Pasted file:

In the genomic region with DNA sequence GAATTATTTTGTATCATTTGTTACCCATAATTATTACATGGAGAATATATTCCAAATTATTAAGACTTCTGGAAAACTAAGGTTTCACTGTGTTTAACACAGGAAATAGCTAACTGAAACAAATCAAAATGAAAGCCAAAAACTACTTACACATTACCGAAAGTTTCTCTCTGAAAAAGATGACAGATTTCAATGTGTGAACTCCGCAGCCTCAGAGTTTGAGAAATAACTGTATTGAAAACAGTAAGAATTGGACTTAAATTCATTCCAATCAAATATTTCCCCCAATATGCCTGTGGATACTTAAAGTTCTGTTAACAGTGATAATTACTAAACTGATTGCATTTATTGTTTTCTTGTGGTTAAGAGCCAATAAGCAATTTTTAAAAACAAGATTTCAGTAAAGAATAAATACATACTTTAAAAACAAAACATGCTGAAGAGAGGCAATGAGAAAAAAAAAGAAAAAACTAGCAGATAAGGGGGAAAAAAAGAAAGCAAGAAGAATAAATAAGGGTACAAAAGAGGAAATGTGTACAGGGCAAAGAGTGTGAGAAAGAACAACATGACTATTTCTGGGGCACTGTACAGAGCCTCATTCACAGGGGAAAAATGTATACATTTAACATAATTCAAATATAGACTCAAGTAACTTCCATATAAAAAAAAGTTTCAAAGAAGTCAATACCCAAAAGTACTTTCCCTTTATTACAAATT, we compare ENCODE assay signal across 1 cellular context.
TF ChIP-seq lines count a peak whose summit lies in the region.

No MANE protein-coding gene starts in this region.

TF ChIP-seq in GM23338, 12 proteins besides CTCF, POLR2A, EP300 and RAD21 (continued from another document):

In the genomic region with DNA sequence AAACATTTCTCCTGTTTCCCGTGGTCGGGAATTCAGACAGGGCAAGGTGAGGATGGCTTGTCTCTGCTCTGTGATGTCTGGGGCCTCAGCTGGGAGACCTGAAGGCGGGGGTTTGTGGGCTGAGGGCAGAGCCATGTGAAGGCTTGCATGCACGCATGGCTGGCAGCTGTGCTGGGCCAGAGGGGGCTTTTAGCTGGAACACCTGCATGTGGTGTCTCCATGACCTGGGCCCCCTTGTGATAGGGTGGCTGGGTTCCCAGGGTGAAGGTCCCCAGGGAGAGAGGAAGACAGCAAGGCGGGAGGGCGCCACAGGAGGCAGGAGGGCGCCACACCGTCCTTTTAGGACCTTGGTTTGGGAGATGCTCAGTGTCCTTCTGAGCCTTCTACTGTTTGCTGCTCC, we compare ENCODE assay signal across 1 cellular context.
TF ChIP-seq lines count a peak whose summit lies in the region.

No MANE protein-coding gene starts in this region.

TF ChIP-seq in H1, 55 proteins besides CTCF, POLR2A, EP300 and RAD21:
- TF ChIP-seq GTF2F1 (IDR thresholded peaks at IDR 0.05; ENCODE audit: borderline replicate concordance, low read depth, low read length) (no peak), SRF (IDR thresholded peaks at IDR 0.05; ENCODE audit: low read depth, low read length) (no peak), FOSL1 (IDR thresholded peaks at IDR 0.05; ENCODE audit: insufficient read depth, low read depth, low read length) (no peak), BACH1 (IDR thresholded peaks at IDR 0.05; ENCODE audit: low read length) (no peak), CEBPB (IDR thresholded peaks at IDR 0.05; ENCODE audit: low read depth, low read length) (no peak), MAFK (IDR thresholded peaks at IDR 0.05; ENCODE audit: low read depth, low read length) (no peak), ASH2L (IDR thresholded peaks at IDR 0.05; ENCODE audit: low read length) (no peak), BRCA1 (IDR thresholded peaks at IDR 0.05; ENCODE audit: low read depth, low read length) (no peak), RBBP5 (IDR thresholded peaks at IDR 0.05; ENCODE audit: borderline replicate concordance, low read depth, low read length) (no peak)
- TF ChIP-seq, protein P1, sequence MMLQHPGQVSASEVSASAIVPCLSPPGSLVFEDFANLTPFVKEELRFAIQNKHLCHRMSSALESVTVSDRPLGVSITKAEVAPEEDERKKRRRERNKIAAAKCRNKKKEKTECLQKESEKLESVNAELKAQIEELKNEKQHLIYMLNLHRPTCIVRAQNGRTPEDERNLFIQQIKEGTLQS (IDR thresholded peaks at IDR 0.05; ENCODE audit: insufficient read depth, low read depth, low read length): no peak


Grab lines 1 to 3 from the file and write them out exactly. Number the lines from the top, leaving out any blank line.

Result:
In the genomic region with DNA sequence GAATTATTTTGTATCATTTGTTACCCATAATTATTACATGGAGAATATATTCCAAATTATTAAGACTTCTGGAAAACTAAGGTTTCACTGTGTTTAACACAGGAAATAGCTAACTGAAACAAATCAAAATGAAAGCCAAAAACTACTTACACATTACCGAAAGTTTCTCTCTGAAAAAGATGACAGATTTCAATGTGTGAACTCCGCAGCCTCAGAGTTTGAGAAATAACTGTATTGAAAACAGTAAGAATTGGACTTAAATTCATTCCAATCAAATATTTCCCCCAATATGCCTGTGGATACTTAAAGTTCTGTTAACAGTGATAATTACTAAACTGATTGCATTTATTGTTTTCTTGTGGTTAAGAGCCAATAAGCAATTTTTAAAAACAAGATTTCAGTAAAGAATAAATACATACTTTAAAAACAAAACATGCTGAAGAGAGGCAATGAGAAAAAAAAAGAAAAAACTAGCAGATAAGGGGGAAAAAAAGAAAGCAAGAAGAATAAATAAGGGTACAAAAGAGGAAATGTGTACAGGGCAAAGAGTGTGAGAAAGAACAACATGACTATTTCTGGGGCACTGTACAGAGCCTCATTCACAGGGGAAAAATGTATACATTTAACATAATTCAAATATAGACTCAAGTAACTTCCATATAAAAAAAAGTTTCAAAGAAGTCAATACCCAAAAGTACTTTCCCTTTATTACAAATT, we compare ENCODE assay signal across 1 cellular context.
TF ChIP-seq lines count a peak whose summit lies in the region.

No MANE protein-coding gene starts in this region.